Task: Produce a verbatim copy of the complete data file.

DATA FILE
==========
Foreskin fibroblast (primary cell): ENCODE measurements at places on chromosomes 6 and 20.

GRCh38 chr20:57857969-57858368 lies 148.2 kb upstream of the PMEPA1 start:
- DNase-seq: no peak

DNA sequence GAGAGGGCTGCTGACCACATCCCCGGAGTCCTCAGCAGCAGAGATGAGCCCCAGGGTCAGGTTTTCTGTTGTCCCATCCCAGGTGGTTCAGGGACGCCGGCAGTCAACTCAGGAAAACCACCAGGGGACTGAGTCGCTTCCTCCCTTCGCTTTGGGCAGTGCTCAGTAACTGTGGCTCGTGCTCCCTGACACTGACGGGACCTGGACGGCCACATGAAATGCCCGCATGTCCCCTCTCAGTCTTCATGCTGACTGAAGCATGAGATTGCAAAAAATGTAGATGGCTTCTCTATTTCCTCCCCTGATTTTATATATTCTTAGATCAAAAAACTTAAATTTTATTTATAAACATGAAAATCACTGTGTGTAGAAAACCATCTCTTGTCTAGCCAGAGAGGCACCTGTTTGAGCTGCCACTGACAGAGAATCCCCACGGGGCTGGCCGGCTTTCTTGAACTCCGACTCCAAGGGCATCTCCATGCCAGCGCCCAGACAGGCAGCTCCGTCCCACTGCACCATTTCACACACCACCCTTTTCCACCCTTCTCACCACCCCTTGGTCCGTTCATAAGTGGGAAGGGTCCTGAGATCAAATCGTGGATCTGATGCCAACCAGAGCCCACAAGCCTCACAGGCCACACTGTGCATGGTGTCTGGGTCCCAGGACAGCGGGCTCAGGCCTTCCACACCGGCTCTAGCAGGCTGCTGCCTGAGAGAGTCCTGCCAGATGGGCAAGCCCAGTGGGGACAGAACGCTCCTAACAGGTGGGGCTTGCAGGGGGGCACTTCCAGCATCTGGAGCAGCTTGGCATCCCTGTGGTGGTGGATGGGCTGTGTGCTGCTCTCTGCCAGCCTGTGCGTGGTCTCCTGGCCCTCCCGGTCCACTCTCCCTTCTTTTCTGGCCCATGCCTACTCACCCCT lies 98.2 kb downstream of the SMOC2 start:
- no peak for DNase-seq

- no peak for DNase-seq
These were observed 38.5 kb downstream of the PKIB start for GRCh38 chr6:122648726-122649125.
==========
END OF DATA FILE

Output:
Foreskin fibroblast (primary cell): ENCODE measurements at places on chromosomes 6 and 20.

GRCh38 chr20:57857969-57858368 lies 148.2 kb upstream of the PMEPA1 start:
- DNase-seq: no peak

DNA sequence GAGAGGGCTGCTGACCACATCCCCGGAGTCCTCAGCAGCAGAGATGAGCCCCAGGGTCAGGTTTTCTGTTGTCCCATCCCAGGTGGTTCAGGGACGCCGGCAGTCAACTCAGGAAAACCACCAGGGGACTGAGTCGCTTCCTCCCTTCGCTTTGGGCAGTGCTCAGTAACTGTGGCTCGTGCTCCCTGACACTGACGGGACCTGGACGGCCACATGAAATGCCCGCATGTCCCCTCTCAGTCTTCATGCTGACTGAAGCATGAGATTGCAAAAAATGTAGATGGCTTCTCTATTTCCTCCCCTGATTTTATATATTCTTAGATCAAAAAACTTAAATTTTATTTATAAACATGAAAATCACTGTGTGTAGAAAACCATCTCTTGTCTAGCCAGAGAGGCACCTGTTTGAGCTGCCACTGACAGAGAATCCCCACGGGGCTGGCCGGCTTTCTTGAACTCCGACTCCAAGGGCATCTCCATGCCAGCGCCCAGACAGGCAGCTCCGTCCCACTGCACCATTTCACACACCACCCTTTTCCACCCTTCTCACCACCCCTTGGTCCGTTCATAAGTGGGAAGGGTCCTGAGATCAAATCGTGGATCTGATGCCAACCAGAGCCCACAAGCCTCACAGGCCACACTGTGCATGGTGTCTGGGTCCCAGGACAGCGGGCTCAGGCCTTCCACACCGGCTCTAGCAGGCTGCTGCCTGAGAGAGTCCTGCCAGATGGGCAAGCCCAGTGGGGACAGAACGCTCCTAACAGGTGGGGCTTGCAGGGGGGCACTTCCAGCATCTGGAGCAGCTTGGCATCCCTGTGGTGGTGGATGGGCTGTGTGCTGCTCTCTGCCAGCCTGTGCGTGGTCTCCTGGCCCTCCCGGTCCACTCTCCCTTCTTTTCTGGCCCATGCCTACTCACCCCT lies 98.2 kb downstream of the SMOC2 start:
- no peak for DNase-seq

- no peak for DNase-seq
These were observed 38.5 kb downstream of the PKIB start for GRCh38 chr6:122648726-122649125.